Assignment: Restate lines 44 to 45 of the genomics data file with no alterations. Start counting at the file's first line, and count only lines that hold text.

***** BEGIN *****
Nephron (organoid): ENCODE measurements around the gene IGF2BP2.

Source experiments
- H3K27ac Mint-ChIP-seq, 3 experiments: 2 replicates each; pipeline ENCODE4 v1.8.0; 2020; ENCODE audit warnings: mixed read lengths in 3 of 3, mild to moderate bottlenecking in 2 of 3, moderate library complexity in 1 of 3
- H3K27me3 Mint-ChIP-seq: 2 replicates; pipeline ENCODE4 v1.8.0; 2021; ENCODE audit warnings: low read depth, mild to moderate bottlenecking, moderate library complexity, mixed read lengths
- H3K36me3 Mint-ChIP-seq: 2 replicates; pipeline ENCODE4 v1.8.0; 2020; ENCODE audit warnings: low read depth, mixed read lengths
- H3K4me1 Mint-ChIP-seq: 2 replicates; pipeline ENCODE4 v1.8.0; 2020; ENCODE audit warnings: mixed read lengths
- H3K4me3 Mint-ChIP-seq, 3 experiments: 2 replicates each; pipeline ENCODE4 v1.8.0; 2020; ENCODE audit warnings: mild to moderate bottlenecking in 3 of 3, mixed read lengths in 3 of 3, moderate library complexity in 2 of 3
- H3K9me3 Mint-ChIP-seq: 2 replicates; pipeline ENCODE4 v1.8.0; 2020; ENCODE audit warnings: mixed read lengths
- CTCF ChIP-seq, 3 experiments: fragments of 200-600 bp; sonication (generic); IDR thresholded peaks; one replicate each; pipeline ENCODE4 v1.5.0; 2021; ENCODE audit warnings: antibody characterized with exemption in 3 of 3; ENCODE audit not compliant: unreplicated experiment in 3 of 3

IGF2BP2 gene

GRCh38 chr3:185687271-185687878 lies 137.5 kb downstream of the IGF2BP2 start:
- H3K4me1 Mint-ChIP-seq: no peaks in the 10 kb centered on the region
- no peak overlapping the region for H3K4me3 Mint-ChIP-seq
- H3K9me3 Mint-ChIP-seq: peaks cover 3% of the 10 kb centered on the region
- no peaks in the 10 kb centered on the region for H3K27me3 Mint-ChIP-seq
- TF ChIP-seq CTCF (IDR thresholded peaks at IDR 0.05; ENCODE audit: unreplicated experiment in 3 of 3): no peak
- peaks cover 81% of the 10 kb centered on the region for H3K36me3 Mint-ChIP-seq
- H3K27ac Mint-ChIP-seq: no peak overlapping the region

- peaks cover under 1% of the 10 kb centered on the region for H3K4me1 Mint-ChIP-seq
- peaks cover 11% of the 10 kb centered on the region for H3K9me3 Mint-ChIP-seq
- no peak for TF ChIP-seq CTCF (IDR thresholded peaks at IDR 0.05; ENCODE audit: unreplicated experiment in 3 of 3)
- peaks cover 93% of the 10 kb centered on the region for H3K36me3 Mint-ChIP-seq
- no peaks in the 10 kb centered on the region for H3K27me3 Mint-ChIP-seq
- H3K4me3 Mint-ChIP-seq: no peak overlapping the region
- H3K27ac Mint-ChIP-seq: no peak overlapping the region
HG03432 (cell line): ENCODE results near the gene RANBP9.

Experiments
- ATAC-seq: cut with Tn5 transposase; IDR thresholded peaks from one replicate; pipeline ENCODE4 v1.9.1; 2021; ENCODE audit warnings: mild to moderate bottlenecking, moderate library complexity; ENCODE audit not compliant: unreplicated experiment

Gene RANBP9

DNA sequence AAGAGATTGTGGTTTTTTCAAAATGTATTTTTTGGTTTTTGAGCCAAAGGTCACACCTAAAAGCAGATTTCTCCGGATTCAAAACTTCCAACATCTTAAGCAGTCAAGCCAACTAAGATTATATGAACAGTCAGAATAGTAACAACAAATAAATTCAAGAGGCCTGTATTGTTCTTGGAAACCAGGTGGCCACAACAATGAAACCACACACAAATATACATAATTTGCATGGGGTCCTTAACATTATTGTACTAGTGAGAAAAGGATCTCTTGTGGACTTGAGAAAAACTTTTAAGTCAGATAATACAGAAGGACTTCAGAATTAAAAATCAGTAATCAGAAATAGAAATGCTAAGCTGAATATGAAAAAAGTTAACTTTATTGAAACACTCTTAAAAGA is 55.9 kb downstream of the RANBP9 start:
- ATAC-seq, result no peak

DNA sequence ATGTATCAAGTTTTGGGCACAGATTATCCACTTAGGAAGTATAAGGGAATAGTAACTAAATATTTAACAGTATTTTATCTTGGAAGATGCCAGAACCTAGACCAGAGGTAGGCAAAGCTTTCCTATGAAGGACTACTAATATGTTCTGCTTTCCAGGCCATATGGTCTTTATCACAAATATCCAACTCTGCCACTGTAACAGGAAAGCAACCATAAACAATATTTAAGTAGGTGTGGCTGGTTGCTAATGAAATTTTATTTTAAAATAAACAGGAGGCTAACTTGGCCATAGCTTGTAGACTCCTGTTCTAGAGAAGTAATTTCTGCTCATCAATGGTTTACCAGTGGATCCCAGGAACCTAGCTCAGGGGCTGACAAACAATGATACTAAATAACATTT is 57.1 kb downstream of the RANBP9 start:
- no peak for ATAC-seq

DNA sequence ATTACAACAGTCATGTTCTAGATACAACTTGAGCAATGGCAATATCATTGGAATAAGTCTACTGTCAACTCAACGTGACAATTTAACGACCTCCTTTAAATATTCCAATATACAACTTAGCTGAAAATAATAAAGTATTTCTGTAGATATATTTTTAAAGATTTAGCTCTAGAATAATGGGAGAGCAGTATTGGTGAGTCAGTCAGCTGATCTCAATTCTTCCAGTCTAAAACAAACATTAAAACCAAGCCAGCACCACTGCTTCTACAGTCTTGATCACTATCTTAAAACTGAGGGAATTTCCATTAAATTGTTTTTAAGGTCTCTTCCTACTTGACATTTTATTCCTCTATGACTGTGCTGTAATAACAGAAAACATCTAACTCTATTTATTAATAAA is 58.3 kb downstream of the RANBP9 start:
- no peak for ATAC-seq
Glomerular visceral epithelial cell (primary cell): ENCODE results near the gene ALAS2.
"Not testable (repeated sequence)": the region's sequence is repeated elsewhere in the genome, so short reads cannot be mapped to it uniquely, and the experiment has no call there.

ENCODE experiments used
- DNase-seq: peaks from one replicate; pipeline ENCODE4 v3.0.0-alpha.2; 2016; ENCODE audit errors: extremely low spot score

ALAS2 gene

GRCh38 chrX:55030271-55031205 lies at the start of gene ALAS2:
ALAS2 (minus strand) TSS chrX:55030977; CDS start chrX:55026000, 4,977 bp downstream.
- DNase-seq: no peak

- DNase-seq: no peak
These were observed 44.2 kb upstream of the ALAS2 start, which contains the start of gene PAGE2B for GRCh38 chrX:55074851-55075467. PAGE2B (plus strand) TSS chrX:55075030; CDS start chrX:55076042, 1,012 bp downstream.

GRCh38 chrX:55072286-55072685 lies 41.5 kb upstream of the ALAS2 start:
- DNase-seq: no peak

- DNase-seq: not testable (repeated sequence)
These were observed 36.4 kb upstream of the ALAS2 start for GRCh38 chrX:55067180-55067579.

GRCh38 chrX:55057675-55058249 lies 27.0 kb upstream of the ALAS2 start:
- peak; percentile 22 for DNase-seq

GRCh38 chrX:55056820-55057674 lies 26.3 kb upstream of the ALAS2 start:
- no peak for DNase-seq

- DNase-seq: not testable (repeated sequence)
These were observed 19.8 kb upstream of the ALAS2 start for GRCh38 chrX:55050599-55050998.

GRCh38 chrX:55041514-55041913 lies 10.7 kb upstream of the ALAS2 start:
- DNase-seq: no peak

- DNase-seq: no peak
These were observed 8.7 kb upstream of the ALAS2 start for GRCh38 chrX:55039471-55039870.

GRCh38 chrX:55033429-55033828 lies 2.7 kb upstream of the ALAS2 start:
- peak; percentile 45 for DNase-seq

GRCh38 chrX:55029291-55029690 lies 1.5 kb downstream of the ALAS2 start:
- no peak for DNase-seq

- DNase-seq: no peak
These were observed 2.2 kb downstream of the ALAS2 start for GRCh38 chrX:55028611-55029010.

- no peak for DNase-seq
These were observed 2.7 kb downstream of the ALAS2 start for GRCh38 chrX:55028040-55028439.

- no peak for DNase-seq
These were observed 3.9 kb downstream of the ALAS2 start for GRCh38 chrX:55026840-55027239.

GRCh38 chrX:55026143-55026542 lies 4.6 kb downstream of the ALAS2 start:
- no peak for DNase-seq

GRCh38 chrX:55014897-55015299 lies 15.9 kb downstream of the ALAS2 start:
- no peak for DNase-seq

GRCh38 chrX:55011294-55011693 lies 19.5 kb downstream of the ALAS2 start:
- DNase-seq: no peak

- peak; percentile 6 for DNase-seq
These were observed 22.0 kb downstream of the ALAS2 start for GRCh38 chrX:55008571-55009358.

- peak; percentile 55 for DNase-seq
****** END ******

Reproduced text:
- DNase-seq: no peak
These were observed 44.2 kb upstream of the ALAS2 start, which contains the start of gene PAGE2B for GRCh38 chrX:55074851-55075467. PAGE2B (plus strand) TSS chrX:55075030; CDS start chrX:55076042, 1,012 bp downstream.